Neither Randy nor I wanted another divorce. We had walked that road and still felt the remnants of pain and failure. We knew we could make it work – but we needed help.

We began seeing a counselor who addressed the difficulty of our stepfamily dynamics. He also confronted us with the unresolved baggage we were carrying and the role each of us was playing in the tension-filled home we lived in. It was painful and heart-wrenching at times, but we began seeing improvements in our marriage and stepparenting interactions.

We also found a stepfamily support group in a nearby church that was studying literature and Scripture specific to stepfamilies. It was a sacrifice to make the weekly meetings, but it was critical to our growth as we integrated with other stepparents and found healthy ways to unite our four children.

Eighteen years later, those difficult days of early blended- family life blur in the rear-view mirror. I wouldn’t want to re-live them, but they are part of our stepfamily memories, reminding us how far our family has come.

We have only one child still at home – it’s the only child Randy and I have together. And I must admit – life is simpler, life is less stressful, life is calmer.

But marriage is not all bliss, even at this stage. Our struggles are seldom tied to stepparenting or difficult ex-spouses now, but we still encounter stressful periods. We have just come through a tumultuous period that put tremendous weight on our marriage. But our commitment of years’ past pulled us through our non-blissful days.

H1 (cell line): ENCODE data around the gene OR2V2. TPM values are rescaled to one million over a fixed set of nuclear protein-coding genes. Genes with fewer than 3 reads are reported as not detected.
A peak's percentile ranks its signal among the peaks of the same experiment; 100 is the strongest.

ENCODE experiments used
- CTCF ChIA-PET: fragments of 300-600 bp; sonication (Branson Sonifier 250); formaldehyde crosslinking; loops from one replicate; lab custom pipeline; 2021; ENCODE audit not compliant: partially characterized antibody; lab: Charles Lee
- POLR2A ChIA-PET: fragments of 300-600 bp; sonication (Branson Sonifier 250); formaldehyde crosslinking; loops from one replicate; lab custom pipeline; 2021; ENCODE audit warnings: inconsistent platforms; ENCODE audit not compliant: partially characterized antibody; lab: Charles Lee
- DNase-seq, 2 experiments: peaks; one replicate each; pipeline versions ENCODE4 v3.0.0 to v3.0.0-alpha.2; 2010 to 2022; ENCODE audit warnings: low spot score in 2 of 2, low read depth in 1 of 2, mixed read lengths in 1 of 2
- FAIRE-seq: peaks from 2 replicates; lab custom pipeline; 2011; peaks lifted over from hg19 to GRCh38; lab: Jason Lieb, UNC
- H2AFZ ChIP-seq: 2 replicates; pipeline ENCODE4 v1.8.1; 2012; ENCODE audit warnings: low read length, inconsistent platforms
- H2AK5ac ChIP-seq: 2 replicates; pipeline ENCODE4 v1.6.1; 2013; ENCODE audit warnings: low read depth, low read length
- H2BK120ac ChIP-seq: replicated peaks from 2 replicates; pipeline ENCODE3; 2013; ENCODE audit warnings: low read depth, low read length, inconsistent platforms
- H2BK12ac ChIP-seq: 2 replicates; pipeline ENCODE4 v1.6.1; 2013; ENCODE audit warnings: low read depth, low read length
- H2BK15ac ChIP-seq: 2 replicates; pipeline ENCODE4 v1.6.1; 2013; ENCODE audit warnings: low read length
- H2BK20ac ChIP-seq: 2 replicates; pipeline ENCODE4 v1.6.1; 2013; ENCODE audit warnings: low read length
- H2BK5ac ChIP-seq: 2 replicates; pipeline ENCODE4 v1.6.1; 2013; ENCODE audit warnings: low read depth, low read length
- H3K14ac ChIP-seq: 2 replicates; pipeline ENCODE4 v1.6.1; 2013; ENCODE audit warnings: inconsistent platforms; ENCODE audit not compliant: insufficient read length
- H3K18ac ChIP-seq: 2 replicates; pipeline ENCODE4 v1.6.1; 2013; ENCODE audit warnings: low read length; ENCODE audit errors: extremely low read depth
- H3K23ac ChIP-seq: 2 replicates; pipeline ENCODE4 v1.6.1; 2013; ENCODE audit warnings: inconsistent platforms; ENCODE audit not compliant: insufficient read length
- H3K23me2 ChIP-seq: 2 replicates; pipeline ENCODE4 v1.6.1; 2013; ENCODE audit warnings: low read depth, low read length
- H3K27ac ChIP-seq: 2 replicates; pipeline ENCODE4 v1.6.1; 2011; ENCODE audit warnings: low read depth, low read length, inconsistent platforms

I have a renewed commitment to my marriage. I recognize the short-lived season of child-rearing. And when all our children leave home, I want a thriving marriage.

So, where are you on your marital journey? Are you plunging through the difficult years of early stepfamily life? Can you recognize the growth your family has made through stepfamily challenges?

Are you focusing on your non-blissful days or striving to make the best of whatever season you’re in, committed to the long run of your marriage?

How do you cope with non-blissful days of marriage? Will you share your thoughts?

Related Posts:

The Value of a Supportive Spouse

Making Re-Marriage Work: Steps for Success

Making Your Re-Marriage Work: Don’t Settle for Mediocrity